NEW YORK DAILY NEWS
Updated: Friday, October 2, 2015, 10:15 PM
Calling for ‘urgent reform,’ Cola-Cola calls for embattled FIFA boss Sepp Blatter to quit.
Four of the biggest sponsors of the FIFA World Cup – Coca-Cola, McDonalds, Visa and Budweiser – called on embattled Sepp Blatter to step down immediately as the president of soccer’s international governing body Friday.
The demands for Blatter’s resignation comes one week after Swiss prosecutors announced they had launched an investigation into Blatter on suspicion of criminal mismanagement and misappropriation.
“For the benefit of the game, the Coca-Cola Company is calling for FIFA President Joseph Blatter to step down immediately so that a credible and sustainable reform process can begin in earnest,” the company said. “Every day that passes, the image and reputation of FIFA continues to tarnish. FIFA needs comprehensive and urgent reform, and that can only be accomplished through a truly independent approach.”
A lawyer for the 79-year-old soccer executive quickly fired back after Coke became the first corporate sponsor to call for Blatter’s job Friday, issuing a statement that suggested Blatter won’t leave the soccer organization he has led since 1998 until he is ready.
“While Coca-Cola is a valued sponsor of FIFA, Mr. Blatter respectfully disagrees with its position and believes firmly that leaving office now would not be in the best interest of FIFA nor would it advance the process of reform and therefore, he will not resign,” Blatter’s American attorney Richard Cullen.
Sports marketing consultant Marc Ganis, however, said Blatter’s days are numbered.
“He is a dead man walking and he doesn’t know it yet,” Ganis said. “Every day he stays, he hurts the organization. It is narcissism run amok.”
Blatter was re-elected for a fifth term as FIFA president in May, days before 14 FIFA officials and sports marketing executives were charged with fraud, money laundering and racketeering in an indictment handed down by a Brooklyn federal grand jury. Blatter said in June that he would resign as FIFA’s president, but wouldn’t do so until February, after a new leader was elected. He has since hinted that he might stay on and serve his full term.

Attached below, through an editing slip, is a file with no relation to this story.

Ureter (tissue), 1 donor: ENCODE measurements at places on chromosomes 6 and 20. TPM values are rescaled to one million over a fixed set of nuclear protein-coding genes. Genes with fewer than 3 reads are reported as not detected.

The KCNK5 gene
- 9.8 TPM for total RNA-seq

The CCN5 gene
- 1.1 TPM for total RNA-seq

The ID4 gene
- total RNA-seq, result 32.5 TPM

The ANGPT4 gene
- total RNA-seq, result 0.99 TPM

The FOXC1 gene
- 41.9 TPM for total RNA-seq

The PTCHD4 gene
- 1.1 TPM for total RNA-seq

Coca-Cola has expressed frustration with Blatter and the soccer governing body since the Justice Department announced the indictment in May. The company has pushed for an independent commission to reform FIFA and issued a statement in June that said Blatter’s impending resignation is “a positive step for the good of the sport, football and its fans.”
Ganis said the other sponsors also hoped Blatter would step down months ago. But the companies were reluctant to directly challenge Blatter until Friday because the FIFA president remained a powerful figure in international sports. Criticizing the FIFA president directly would put the companies at a disadvantage in the future. Pulling sponsorship dollars gives competitors the opportunity to fill the void – and access to the advertising and branding opportunities presented by the world’s most popular sporting event.
Blatter’s resignation just a few weeks ago Ganis added, would not have changed much because his loyal second-in-command, Jerome Valcke, would have taken the helm and little would have changed. But when Valcke was relieved of his duties last month amid allegations that he profited from a scheme to sell marked-up tickets to the 2014 World Cup, it provided an opening for the sponsors to call for Blatter’s ouster.
Ganis said he would not be surprised if the sponsors coordinate their calls for Blatter’s job. “It’s a risk to be the only one out there,” he said. “As soon as Coke popped the lid, it gave the other sponsors an opening to do the same.”
Blatter may be hanging on for legal reasons; Swiss authorities seized evidence from FIFA’s Zurich offices before the investigation into Blatter was made public, but maintaining his position still gives him access to evidence – and the opportunity to obfuscate evidence – he would not have if he resigned, Ganis said.
UEFA president Michel Platini was considered the leading candidate to replace Blatter next year, but he, too, now appears to be a symbol of FIFA’s many problems. His candidacy took a hit after the authorities in Switzerland said last month that they were investigating a suspicious two million Swiss franc payment Blatter made to Platini in 2011 for work he supposedly did on FIFA’s behalf more than a decade earlier.
Jaimie Fuller of New FIFA Now, an organization that has called for reforms, called the sponsors’ statements a major development.
“Never before have we seen a sponsor of an international sports federation take such drastic action as to call for an independent reform commission, let alone demand the president immediately step down in the face of a criminal investigation.” Fuller said. “The drastic nature of the call stresses the extreme problems faced by FIFA and should show everybody how the sports governing body is teetering on the abyss. We applaud Coke, Visa, Budweiser and McDonalds’ preparedness to demand immediate action in the name of world football and all who love the game.”
With NATHANIEL VINTON